Where I come from, the kind of hotels that charge by the hour instead of the night are ultra-shady and tend to get raided by the cops a lot. Not in Japan! In the country where most people live in quarters that are far from spacious and even further from private, love hotels aren’t just common, they’re everywhere.
As you’d expect, anyplace that has different rates for “rest” and “stay” attracts a fair share of couples who are two rings shy of wedded bliss. But they’re also used by people who go with their significant others – not only do most Japanese not have cars (making classic Paradise By The Dashboard Light action a little hard to come by), young people tend to live at home with their parents until they get married. Snogging in your Disney Princess bed in front of your stuffed animal collection with ma and pa watching sumo in the next room is, shall we say, not much of a recipe for adults-only passion.
And it’s an incredible business – a good love hotel averages a 250% occupancy rate! (Which means, of course, that they tend to sell each room an average of 2.5 times per day.) The rates are lower, of course, for a two hour rental – usually around $40 – $65. Staying overnight costs about the same as an inexpensive regular hotel ($120-$150).
Recently I walked around a couple of Tokyo’s love hotel districts, because I wanted to see some of the outrageous rooms I’d read about in Rabuhoteru: Satellite of Love, an excellent picture book I bought in Tokyo. Sadly, the fad for outrageous “theme” rooms seems to have mostly passed (although a few gems remain, if you look hard enough!) Most love hotels have been redecorated in sleek, businesslike style (but with extras like “aromatherapy” and, naturally, a larger than average naughty movie menu.)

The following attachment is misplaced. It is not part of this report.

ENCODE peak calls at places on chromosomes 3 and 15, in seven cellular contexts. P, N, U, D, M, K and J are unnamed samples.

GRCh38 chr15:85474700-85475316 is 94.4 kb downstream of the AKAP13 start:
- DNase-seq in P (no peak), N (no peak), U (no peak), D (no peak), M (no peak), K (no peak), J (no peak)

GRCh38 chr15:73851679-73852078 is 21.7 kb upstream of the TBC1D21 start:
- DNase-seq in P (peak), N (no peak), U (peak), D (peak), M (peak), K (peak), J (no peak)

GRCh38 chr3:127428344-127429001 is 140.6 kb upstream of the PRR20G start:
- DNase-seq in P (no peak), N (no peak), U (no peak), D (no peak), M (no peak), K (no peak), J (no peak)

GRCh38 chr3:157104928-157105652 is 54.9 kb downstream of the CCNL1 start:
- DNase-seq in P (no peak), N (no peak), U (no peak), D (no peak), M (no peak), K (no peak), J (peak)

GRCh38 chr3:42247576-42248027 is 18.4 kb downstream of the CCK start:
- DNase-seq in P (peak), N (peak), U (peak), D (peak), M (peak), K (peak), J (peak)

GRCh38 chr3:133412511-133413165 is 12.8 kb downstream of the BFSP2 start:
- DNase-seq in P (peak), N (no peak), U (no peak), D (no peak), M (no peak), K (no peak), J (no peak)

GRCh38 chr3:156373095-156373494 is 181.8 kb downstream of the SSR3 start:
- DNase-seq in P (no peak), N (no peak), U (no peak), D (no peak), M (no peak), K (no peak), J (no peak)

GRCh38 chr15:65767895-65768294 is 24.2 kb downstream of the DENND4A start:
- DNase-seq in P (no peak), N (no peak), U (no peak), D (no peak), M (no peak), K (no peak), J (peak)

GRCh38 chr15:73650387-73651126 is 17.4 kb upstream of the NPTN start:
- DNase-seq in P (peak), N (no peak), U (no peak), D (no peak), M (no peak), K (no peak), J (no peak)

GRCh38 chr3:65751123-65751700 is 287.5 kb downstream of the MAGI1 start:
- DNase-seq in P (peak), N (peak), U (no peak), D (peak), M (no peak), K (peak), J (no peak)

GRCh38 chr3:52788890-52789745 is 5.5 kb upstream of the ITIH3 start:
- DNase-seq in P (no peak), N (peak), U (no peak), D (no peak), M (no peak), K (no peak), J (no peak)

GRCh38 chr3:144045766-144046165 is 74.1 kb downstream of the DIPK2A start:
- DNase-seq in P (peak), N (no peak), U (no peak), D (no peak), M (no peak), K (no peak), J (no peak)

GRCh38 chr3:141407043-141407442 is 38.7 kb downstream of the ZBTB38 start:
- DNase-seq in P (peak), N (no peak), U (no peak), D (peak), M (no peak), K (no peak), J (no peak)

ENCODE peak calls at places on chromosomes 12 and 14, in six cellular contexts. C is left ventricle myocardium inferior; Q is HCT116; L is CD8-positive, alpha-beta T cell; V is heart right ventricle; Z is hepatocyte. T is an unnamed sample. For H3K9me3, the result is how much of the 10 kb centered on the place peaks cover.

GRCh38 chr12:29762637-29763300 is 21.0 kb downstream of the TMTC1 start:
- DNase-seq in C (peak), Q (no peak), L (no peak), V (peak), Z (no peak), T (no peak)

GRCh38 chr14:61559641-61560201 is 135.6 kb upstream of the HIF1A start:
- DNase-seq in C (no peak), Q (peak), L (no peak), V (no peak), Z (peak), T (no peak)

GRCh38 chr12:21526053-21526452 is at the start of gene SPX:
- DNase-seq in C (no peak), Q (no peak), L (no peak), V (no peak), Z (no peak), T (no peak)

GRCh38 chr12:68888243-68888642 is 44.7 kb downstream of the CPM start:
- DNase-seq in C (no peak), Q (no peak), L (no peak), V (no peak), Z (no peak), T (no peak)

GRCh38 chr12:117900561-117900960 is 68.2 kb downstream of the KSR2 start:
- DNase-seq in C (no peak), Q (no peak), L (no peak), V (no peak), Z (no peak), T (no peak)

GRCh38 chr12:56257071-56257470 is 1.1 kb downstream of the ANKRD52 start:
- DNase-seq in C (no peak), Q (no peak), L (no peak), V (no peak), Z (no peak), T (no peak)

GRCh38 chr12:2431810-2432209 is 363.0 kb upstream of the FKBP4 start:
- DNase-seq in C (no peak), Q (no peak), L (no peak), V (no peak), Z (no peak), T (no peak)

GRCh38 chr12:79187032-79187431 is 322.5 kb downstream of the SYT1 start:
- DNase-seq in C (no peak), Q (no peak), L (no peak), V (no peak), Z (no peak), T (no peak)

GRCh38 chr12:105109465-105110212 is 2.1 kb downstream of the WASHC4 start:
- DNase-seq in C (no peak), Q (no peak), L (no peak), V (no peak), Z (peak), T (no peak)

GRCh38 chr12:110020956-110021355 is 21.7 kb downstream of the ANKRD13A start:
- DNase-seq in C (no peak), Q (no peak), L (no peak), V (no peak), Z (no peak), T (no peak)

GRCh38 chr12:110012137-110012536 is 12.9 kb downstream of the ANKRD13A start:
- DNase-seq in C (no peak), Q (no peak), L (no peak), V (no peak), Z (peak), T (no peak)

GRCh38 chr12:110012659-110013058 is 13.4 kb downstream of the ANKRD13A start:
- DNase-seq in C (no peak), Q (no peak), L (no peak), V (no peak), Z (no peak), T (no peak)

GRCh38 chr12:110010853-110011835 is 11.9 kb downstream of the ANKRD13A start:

Here are a sampling of my favorite love hotel rooms in Satellite of Love:
All photos from the ever-entertaining Rabuhoteru: Satellite of Love, edited by Koichi Suzuki, published by Aspect Lightbox.
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“A wonderful blend of history and mystery.” —Laura Joh Rowland, author of The Iris Fan
Writing mystery books set in Tokyo is mostly what I do, but I also blog about the odd stuff I see every day in Japan. I'm a graduate of Stanford University and the Sendagaya Japanese Institute in Tokyo, and a member of the International Thriller Writers, the Mystery Writers of America, and Sisters In Crime. When I'm not in Tokyo, I live in San Francisco. I also host a travel site called The Tokyo Guide I Wish I'd Had, so if you're headed to Japan and want to check out the places I take my friends when they're in town, take a look!